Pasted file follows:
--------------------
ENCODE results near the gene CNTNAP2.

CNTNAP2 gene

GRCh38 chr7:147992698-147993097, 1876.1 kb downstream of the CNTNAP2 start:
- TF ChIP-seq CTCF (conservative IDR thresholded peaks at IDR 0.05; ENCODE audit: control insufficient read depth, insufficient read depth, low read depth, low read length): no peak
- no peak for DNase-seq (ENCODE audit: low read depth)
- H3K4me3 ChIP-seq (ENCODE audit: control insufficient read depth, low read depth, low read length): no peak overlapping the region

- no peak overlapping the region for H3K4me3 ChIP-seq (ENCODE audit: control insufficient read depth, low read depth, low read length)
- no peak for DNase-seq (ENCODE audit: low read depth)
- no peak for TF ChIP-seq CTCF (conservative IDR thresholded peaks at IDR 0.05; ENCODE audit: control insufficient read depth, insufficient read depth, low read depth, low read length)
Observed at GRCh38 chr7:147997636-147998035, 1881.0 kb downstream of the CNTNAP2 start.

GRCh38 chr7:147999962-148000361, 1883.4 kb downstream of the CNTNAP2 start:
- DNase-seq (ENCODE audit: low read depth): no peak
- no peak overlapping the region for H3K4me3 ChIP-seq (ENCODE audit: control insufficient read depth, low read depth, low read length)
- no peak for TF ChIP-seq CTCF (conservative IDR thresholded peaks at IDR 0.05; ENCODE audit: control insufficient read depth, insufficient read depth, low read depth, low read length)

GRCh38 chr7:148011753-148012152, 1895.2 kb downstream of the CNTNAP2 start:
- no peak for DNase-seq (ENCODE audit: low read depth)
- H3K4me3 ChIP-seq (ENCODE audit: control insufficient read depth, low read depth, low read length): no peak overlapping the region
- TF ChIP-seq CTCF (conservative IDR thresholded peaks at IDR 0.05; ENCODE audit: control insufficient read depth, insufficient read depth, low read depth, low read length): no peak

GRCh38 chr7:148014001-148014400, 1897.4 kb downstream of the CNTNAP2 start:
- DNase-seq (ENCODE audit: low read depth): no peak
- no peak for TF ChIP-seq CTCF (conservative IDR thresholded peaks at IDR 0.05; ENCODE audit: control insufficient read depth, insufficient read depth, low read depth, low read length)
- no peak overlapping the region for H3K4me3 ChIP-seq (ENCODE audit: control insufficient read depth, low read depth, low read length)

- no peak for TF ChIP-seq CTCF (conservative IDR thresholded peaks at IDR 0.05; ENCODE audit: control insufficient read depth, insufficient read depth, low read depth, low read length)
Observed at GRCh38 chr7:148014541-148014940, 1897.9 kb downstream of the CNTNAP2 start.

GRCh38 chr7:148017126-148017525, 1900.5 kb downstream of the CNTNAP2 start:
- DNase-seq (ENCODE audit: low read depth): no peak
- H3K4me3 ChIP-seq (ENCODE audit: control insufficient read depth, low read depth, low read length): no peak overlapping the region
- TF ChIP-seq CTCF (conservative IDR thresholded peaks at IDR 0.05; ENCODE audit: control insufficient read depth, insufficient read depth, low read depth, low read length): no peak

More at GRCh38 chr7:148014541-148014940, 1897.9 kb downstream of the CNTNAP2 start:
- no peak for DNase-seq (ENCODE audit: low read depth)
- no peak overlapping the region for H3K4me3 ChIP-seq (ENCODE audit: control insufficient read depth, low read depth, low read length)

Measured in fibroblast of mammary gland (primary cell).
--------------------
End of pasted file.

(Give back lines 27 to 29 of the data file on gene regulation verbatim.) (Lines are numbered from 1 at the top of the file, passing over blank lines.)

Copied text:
- H3K4me3 ChIP-seq (ENCODE audit: control insufficient read depth, low read depth, low read length): no peak overlapping the region
- TF ChIP-seq CTCF (conservative IDR thresholded peaks at IDR 0.05; ENCODE audit: control insufficient read depth, insufficient read depth, low read depth, low read length): no peak

More at GRCh38 chr7:148014541-148014940, 1897.9 kb downstream of the CNTNAP2 start: